As Sony starts rolling out its first party exclusives for the holiday season, Knack II provides a family friendly alternative that supports cooperative play as well as several improvements over the original game.
We’ll readily admit that we raised an eyebrow when we heard about Sony’s lineup of upcoming sequels a few months ago. Sure, it made sense that Uncharted and The Last of Us were coming back for more, but a Knack sequel was definitely a surprise. It’s now been launched, and it got a price tag that’s in line with Uncharted: Lost Legacy. While it’s not as good as that game, it’s certainly worth a look and it’s nice to see Sony releasing games at this price point.
The reason it was so surprising that Knack II was being developed is that the original didn’t exactly get the response Sony had hoped for when it launched back in 2014. It was a PS4 launch title, it was playable at all the big conventions and often used in PS4 demo pods around the globe. Despite all that exposure, it never really resonated with the audience. Part of that was that it’s a title aimed at younger players, and they weren’t rushing out to buy a Playstation 4. But an even bigger part was that, as a package, Knack was just kind of unremarkable.
After seeing games like Uncharted 3 pop up late in the PS3’s lifecycle, Knack’s graphics didn’t blow people away as being “next gen”. Its combat felt too bland, as did most of the platforming, and people didn’t seem to care much about Knack as a character as well. Knack II doesn’t do much to fix that last issue, but it does fix up the combat and platforming making for a far more enjoyable game.
Knack himself hasn’t changed and I can’t say it’s a character that will stick with me – he’s not fun, doesn’t have a lot of personality and doesn’t exactly ooze charm either. Part of that is also a largely forgettable storyline, which is an area that didn’t improve much. Knack’s gotten a lot more fun to control though, as combat was vastly improved and stringing together moves feels far more satisfying this time around. Sure, you’re not controlling Kratos or Lara Croft here, but it’s far more intricate and complex than what we saw back in 2014. What also helps is that you keep unlocking new moves throughout the course of the adventure, keeping things interesting as you progress.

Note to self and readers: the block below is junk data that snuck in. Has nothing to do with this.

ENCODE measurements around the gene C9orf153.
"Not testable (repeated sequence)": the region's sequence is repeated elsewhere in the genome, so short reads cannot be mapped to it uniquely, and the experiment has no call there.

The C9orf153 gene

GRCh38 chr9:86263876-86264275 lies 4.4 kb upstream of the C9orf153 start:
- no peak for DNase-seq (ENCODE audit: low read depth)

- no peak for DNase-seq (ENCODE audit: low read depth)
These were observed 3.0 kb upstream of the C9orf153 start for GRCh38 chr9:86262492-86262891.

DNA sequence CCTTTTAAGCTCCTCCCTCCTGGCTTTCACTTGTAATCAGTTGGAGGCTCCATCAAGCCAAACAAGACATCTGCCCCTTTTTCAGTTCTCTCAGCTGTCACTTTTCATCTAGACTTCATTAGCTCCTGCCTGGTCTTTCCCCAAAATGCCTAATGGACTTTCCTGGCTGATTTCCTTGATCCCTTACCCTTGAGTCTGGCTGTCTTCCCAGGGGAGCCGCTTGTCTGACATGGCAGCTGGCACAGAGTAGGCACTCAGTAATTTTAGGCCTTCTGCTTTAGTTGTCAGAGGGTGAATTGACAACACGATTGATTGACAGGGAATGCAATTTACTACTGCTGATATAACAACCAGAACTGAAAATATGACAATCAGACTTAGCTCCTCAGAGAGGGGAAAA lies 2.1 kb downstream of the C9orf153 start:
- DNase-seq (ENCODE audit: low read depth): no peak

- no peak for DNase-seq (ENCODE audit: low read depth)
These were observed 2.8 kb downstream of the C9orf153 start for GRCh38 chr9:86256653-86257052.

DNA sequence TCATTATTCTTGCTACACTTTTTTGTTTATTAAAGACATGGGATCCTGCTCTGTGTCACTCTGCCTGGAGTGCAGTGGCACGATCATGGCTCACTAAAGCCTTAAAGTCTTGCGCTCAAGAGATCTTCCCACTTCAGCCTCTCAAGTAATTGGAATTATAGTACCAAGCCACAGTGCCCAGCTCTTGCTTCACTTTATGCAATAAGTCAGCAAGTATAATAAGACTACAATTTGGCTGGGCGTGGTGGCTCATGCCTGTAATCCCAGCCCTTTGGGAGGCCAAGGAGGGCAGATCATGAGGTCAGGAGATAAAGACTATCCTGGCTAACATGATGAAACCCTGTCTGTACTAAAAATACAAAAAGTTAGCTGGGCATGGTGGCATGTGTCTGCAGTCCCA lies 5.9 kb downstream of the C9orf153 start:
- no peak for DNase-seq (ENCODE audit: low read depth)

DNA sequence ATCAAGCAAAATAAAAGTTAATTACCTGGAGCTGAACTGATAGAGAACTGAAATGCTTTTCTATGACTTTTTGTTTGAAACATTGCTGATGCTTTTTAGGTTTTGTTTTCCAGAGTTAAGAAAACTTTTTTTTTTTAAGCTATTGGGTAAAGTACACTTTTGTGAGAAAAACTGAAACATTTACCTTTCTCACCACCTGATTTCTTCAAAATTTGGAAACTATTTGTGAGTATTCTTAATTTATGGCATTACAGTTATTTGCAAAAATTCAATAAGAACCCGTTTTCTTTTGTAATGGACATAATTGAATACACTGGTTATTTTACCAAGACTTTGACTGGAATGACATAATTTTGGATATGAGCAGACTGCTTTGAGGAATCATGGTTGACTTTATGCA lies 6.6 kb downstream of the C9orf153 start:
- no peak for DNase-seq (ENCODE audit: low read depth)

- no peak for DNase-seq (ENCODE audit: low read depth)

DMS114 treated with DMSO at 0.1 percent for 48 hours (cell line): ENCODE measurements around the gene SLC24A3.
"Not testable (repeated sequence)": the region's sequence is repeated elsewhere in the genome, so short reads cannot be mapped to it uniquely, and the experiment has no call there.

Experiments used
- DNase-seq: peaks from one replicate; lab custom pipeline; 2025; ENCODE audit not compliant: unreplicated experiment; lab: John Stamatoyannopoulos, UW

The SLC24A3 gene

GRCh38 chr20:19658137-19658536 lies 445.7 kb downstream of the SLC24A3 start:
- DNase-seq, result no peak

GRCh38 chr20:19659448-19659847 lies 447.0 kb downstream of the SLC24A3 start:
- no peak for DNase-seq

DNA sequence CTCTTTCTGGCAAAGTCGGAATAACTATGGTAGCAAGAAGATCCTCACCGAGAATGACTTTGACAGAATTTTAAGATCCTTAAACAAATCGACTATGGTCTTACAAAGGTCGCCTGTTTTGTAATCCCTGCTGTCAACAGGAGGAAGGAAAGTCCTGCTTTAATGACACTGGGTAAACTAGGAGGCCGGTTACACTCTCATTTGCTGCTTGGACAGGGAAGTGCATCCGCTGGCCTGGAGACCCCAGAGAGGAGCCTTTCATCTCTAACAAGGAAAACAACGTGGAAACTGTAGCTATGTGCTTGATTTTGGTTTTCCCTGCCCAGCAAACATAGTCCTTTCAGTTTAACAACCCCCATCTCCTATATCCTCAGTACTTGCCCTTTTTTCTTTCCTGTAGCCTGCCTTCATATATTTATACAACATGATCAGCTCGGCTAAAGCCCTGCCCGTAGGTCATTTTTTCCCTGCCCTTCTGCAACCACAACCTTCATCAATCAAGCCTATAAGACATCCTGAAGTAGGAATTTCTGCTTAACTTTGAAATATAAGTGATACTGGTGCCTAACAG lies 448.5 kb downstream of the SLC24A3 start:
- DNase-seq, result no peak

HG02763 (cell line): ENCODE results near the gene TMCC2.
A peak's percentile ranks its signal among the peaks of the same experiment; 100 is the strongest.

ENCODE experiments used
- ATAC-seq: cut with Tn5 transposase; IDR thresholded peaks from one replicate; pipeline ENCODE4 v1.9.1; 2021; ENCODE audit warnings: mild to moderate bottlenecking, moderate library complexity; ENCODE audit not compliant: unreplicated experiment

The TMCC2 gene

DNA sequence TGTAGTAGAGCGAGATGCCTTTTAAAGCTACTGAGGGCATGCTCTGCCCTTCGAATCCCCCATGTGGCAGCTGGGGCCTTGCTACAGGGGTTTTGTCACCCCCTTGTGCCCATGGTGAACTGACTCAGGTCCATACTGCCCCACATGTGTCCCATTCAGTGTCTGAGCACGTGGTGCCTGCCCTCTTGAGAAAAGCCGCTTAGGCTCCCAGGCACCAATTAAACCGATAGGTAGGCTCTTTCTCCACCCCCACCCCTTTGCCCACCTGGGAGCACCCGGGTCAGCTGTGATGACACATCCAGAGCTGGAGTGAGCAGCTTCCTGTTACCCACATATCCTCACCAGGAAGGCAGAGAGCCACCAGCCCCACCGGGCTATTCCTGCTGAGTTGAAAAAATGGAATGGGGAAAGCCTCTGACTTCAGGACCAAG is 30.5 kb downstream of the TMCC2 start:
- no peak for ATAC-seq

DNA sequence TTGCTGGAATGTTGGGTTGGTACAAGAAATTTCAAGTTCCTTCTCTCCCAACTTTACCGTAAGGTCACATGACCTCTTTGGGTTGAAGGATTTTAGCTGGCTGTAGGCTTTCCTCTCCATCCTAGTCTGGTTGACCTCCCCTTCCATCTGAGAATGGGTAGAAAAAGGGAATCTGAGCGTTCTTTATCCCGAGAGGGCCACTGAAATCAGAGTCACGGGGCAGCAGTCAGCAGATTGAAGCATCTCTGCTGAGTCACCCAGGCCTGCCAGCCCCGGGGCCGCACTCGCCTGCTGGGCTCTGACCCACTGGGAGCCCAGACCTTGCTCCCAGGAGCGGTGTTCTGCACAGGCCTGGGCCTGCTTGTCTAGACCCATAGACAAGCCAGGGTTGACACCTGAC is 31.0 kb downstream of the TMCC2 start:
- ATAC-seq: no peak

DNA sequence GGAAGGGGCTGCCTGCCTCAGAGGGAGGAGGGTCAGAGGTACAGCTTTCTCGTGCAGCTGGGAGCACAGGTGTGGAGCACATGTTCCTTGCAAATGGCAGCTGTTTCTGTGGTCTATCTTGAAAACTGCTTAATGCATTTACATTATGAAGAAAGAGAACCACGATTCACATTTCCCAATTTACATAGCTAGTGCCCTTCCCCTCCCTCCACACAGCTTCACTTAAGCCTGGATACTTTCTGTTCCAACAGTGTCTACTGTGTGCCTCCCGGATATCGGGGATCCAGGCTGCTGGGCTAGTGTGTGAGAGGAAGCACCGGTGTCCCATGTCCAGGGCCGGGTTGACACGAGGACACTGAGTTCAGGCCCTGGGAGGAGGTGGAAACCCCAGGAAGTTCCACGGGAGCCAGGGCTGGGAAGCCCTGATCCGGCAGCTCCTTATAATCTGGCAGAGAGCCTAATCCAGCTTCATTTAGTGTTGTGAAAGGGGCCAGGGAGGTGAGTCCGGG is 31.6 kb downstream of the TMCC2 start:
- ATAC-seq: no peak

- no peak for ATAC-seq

Because Knack feels less clunky to control, the game’s platforming sections are also more fun to play – though they’re not exactly groundbreaking in their design. What’s fun is that you can jump in with a second controller at any time to play through the game cooperatively, which is highly recommended as a way to enjoy the game as a family with more and less experienced gamers. It will also help with the game’s puzzles, although none of them are particularly difficult since the game has a knack for signposting their solutions (see what I did there?).
So while Knack still isn’t as memorable as some of the other classic platforming franchises on the Playstation platform, his second outing is definitely worth a try and one of the rare titles in the genre that you can play cooperatively with younger gamers – not counting the LEGO titles, of course, since they’re a genre of their own. If you have children, then this could be a great way to spend time with them this holiday season. If not, then it’s a solid platformer but unfortunately not as good as, for instance, the Ratched & Clank reboot.